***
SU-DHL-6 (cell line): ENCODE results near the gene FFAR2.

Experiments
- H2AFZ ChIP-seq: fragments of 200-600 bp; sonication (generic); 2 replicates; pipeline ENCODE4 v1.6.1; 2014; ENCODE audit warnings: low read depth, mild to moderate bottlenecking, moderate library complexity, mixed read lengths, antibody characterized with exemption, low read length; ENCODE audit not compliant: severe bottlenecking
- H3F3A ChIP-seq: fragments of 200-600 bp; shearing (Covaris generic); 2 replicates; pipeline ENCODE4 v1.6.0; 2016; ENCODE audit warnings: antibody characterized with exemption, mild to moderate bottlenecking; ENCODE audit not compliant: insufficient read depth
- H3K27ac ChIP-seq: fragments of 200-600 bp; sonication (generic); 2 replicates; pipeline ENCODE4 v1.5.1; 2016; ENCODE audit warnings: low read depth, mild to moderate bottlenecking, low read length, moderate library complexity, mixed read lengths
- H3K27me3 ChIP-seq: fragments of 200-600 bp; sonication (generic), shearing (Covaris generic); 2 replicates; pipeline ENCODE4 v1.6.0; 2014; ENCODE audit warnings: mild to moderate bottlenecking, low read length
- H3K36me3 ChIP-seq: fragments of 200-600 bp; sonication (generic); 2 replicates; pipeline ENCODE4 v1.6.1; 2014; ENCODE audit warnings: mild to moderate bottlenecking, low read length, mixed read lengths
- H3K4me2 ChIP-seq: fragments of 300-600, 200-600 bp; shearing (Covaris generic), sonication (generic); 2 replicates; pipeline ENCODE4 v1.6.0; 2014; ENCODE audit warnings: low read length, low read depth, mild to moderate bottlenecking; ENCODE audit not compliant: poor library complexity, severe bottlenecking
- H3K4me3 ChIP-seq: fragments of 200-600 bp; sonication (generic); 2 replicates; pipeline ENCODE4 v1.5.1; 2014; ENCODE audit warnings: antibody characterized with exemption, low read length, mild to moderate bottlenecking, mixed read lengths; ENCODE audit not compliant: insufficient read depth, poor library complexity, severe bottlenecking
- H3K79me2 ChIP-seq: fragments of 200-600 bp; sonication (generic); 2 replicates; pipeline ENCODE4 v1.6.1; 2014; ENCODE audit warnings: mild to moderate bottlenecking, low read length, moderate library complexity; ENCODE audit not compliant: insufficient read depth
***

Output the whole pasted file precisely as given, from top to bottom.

SU-DHL-6 (cell line): ENCODE results near the gene FFAR2.

Experiments
- H2AFZ ChIP-seq: fragments of 200-600 bp; sonication (generic); 2 replicates; pipeline ENCODE4 v1.6.1; 2014; ENCODE audit warnings: low read depth, mild to moderate bottlenecking, moderate library complexity, mixed read lengths, antibody characterized with exemption, low read length; ENCODE audit not compliant: severe bottlenecking
- H3F3A ChIP-seq: fragments of 200-600 bp; shearing (Covaris generic); 2 replicates; pipeline ENCODE4 v1.6.0; 2016; ENCODE audit warnings: antibody characterized with exemption, mild to moderate bottlenecking; ENCODE audit not compliant: insufficient read depth
- H3K27ac ChIP-seq: fragments of 200-600 bp; sonication (generic); 2 replicates; pipeline ENCODE4 v1.5.1; 2016; ENCODE audit warnings: low read depth, mild to moderate bottlenecking, low read length, moderate library complexity, mixed read lengths
- H3K27me3 ChIP-seq: fragments of 200-600 bp; sonication (generic), shearing (Covaris generic); 2 replicates; pipeline ENCODE4 v1.6.0; 2014; ENCODE audit warnings: mild to moderate bottlenecking, low read length
- H3K36me3 ChIP-seq: fragments of 200-600 bp; sonication (generic); 2 replicates; pipeline ENCODE4 v1.6.1; 2014; ENCODE audit warnings: mild to moderate bottlenecking, low read length, mixed read lengths
- H3K4me2 ChIP-seq: fragments of 300-600, 200-600 bp; shearing (Covaris generic), sonication (generic); 2 replicates; pipeline ENCODE4 v1.6.0; 2014; ENCODE audit warnings: low read length, low read depth, mild to moderate bottlenecking; ENCODE audit not compliant: poor library complexity, severe bottlenecking
- H3K4me3 ChIP-seq: fragments of 200-600 bp; sonication (generic); 2 replicates; pipeline ENCODE4 v1.5.1; 2014; ENCODE audit warnings: antibody characterized with exemption, low read length, mild to moderate bottlenecking, mixed read lengths; ENCODE audit not compliant: insufficient read depth, poor library complexity, severe bottlenecking
- H3K79me2 ChIP-seq: fragments of 200-600 bp; sonication (generic); 2 replicates; pipeline ENCODE4 v1.6.1; 2014; ENCODE audit warnings: mild to moderate bottlenecking, low read length, moderate library complexity; ENCODE audit not compliant: insufficient read depth